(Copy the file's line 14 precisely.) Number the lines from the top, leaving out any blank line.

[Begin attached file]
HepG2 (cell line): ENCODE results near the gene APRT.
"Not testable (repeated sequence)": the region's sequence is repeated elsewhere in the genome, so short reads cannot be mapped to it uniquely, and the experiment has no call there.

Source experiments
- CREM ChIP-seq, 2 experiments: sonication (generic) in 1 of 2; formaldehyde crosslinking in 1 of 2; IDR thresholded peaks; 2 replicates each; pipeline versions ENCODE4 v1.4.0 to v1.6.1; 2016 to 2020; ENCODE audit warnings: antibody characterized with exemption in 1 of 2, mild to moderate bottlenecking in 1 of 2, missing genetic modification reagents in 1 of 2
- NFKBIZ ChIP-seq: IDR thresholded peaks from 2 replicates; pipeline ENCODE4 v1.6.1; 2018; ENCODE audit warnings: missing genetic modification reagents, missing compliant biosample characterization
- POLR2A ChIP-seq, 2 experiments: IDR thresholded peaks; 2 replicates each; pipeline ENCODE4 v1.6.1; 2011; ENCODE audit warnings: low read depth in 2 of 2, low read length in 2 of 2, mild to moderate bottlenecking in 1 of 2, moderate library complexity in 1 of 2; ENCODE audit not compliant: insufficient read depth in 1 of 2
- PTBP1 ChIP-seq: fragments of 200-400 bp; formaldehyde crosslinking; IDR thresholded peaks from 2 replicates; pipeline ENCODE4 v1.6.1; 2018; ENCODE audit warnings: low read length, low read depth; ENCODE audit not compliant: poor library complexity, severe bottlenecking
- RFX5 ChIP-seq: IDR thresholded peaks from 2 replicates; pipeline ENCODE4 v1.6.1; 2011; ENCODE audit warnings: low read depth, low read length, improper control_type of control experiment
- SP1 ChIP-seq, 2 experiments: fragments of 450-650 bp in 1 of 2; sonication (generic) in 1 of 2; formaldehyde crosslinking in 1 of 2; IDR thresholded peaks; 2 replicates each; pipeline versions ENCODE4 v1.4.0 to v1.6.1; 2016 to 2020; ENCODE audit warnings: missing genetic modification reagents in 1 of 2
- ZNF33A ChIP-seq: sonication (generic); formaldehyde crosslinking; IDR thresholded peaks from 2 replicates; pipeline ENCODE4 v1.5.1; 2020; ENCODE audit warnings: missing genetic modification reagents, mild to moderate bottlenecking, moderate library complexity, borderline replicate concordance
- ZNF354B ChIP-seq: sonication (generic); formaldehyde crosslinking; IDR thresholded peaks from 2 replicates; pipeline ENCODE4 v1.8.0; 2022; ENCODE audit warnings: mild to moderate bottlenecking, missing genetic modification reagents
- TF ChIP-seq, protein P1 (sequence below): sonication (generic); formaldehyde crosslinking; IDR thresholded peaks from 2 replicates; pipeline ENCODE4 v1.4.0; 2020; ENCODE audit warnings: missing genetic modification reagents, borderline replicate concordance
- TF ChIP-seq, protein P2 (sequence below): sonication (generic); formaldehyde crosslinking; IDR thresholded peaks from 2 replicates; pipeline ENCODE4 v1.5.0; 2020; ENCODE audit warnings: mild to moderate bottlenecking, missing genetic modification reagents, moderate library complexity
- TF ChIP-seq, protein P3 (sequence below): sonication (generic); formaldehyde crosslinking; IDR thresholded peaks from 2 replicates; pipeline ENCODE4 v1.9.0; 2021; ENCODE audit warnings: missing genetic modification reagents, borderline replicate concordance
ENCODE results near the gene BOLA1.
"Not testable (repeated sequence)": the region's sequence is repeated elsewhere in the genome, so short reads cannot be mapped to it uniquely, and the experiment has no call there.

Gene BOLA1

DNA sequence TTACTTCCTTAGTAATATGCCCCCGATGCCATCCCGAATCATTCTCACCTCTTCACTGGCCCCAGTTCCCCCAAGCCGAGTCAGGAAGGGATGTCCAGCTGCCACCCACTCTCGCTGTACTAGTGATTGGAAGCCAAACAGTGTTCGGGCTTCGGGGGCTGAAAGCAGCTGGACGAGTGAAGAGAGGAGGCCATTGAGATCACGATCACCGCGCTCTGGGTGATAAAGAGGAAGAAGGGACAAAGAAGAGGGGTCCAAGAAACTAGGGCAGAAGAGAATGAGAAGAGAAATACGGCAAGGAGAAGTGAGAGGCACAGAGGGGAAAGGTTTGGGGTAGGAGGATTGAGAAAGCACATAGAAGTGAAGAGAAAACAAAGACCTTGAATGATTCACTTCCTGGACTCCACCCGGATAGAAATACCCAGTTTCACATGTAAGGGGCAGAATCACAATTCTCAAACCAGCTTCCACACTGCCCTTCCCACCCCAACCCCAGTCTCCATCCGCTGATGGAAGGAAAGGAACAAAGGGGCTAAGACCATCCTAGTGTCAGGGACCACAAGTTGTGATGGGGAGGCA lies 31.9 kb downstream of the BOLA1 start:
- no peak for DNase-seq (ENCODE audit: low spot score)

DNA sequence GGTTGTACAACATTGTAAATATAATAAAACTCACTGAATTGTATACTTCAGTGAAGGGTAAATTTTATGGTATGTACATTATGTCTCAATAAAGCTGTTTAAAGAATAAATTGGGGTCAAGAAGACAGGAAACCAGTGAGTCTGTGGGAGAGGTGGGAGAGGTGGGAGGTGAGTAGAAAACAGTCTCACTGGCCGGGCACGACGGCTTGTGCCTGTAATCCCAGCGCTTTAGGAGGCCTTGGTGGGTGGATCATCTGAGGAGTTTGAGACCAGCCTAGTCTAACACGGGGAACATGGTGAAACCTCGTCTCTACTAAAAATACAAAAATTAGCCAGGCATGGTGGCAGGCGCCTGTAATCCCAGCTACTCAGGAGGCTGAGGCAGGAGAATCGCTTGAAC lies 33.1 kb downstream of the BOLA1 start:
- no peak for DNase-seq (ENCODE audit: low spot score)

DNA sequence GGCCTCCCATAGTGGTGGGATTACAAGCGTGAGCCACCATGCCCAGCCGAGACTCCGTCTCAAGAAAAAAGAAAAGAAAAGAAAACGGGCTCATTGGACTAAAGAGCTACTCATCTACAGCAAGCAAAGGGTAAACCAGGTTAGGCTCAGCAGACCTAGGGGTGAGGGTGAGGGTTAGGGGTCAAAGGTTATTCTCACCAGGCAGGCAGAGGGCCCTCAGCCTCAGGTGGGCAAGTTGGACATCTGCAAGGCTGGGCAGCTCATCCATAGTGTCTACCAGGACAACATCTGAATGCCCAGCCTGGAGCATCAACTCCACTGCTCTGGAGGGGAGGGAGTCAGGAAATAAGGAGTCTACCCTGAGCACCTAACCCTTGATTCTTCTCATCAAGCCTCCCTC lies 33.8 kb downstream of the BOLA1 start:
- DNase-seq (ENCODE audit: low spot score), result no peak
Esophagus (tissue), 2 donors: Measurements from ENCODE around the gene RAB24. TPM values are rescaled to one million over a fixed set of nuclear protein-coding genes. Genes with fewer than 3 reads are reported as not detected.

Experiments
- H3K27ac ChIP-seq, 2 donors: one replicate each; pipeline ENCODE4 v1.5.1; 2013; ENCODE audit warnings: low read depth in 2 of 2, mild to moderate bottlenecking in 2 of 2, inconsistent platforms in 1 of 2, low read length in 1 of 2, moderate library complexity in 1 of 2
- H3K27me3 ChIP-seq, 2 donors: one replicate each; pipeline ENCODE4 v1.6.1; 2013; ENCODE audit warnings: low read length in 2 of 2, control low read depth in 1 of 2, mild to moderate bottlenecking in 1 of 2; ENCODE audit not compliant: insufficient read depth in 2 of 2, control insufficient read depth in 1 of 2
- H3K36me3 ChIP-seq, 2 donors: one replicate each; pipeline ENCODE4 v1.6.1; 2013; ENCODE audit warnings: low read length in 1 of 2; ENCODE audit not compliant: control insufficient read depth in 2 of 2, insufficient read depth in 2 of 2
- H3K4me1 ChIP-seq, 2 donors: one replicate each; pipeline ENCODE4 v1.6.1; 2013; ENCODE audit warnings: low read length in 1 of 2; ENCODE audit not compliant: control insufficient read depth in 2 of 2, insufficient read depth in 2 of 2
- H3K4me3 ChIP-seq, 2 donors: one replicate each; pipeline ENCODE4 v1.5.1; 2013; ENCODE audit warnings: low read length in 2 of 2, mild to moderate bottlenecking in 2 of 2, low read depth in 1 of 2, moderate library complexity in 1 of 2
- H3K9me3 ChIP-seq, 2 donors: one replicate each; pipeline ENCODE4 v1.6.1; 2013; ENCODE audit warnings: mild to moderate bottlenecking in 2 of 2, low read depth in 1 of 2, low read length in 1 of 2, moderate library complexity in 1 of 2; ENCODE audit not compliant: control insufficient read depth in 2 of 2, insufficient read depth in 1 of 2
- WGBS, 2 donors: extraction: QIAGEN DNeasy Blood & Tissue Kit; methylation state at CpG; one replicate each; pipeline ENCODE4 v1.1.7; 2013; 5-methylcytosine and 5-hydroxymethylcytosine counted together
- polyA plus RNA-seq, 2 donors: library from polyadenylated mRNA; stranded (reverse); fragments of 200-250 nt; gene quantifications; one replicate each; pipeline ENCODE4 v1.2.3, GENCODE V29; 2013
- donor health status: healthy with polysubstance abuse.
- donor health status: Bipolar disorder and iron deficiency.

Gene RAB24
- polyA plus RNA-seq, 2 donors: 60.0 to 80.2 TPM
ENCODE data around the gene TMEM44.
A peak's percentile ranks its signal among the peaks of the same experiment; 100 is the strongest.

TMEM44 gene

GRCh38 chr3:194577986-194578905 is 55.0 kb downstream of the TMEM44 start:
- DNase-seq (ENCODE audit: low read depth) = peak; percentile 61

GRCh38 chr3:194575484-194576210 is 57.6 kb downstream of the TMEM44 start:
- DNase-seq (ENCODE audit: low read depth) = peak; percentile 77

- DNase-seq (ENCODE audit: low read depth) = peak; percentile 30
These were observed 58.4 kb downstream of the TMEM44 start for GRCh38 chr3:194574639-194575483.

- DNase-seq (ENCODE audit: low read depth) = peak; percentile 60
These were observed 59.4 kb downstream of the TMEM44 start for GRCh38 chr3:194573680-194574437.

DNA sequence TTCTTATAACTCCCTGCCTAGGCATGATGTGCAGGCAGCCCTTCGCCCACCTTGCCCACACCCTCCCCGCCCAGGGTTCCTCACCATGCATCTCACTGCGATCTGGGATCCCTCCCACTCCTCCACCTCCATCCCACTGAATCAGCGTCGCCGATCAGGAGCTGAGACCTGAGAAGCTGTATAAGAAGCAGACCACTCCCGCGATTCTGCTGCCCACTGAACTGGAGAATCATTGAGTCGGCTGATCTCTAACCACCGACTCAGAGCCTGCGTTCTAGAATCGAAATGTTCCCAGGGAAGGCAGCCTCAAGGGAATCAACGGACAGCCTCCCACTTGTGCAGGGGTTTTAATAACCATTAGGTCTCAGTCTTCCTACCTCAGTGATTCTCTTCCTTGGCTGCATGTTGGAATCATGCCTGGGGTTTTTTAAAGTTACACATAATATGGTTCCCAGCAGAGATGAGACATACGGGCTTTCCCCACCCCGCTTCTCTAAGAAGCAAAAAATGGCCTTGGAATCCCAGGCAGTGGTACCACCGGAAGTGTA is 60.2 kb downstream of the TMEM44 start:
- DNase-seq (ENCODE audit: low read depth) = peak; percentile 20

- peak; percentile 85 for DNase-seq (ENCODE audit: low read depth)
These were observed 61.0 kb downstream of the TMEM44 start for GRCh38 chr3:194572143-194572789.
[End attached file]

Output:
- TF ChIP-seq, protein P3 (sequence below): sonication (generic); formaldehyde crosslinking; IDR thresholded peaks from 2 replicates; pipeline ENCODE4 v1.9.0; 2021; ENCODE audit warnings: missing genetic modification reagents, borderline replicate concordance